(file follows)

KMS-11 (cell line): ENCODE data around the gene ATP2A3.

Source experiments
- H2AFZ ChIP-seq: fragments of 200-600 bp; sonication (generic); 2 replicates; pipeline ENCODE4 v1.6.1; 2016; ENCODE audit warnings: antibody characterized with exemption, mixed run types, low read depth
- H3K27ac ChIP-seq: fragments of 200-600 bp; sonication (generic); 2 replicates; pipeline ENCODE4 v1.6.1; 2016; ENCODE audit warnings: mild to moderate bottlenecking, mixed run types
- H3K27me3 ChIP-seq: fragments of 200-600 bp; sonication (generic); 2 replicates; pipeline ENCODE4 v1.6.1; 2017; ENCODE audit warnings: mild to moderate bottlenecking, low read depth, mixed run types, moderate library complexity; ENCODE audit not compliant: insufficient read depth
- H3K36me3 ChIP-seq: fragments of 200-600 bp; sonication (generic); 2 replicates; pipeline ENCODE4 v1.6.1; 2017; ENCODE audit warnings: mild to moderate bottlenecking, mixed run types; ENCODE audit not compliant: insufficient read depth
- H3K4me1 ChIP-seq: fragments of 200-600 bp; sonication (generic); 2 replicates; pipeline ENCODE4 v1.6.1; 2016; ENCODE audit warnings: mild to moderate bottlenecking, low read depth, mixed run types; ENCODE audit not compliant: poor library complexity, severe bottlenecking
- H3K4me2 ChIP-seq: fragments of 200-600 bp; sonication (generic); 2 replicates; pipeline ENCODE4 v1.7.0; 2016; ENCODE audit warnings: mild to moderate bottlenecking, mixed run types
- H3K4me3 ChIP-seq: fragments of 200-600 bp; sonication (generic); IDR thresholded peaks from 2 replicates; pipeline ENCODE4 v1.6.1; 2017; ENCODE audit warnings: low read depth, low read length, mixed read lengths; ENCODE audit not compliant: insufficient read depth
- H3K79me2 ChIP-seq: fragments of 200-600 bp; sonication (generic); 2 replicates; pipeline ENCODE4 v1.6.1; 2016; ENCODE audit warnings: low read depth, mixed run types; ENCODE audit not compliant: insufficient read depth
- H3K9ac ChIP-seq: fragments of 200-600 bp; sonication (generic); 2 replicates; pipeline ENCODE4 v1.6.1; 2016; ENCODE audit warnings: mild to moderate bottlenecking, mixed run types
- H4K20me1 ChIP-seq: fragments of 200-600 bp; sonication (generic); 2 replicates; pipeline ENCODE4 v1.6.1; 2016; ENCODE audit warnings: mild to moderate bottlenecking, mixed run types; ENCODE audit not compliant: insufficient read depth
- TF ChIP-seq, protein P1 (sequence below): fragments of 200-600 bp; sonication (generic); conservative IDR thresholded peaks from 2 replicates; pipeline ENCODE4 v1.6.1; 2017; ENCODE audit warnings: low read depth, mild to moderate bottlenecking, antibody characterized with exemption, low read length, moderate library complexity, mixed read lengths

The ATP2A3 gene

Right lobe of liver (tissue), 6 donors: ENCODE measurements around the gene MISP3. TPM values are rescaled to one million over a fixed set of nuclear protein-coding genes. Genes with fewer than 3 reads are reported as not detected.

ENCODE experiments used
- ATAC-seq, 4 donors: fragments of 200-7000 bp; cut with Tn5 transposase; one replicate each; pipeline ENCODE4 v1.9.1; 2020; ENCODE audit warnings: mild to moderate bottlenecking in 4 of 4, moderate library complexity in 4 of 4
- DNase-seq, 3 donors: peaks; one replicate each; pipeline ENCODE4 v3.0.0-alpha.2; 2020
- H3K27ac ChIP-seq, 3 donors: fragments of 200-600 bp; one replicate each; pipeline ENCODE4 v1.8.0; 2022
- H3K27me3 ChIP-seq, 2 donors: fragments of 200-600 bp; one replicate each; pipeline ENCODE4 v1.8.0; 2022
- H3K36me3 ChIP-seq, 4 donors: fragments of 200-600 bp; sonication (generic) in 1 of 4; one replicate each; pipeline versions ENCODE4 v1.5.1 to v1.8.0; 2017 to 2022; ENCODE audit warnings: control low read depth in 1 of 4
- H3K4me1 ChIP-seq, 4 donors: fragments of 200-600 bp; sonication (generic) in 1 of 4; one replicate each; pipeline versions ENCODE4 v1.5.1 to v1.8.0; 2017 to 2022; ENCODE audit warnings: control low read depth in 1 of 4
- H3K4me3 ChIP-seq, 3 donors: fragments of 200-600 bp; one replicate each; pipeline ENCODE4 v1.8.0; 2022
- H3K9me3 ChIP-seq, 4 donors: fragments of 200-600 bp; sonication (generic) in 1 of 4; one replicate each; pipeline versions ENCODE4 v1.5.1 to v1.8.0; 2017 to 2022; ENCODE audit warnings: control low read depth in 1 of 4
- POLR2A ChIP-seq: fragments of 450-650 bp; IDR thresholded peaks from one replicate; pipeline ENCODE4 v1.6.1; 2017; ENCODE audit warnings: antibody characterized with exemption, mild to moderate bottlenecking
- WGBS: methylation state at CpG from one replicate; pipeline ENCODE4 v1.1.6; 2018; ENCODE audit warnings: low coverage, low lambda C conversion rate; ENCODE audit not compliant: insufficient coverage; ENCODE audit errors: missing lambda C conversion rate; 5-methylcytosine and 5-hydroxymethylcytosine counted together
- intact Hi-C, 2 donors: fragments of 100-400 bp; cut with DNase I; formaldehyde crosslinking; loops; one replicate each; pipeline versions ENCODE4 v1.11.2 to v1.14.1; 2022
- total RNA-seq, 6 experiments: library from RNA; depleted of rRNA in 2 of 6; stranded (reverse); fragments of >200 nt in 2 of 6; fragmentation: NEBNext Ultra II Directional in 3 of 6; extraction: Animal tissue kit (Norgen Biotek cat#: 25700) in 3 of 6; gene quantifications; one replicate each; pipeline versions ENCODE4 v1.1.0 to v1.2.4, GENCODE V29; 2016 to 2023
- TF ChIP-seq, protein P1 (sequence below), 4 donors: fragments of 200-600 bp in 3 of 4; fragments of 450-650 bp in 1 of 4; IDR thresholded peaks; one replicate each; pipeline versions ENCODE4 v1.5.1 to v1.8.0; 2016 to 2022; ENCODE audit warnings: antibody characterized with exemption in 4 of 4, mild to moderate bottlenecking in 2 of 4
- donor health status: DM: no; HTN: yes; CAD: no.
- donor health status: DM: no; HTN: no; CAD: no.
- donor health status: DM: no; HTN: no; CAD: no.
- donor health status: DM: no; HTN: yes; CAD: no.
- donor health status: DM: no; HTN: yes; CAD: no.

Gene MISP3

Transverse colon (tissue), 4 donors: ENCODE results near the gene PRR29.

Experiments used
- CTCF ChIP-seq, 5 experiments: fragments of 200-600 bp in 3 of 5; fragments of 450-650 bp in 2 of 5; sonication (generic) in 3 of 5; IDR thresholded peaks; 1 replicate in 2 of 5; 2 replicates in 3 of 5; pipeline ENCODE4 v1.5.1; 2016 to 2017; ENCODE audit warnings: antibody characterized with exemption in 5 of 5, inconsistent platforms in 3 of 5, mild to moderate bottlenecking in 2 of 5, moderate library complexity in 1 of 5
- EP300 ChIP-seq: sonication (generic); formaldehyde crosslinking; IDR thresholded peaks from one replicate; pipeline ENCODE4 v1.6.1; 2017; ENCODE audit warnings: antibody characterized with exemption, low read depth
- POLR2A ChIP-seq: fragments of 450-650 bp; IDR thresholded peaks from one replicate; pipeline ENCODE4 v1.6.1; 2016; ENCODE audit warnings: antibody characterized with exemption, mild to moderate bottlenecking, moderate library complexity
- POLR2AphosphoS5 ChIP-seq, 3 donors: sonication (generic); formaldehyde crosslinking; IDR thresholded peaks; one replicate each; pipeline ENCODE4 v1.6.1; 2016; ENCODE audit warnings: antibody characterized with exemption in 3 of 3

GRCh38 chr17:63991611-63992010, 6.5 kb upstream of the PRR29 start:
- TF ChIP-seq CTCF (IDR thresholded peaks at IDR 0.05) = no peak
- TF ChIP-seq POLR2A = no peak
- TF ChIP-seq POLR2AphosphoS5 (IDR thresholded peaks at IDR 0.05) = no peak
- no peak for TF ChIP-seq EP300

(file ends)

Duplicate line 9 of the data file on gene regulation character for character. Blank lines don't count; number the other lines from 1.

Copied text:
- H3K4me3 ChIP-seq: fragments of 200-600 bp; sonication (generic); IDR thresholded peaks from 2 replicates; pipeline ENCODE4 v1.6.1; 2017; ENCODE audit warnings: low read depth, low read length, mixed read lengths; ENCODE audit not compliant: insufficient read depth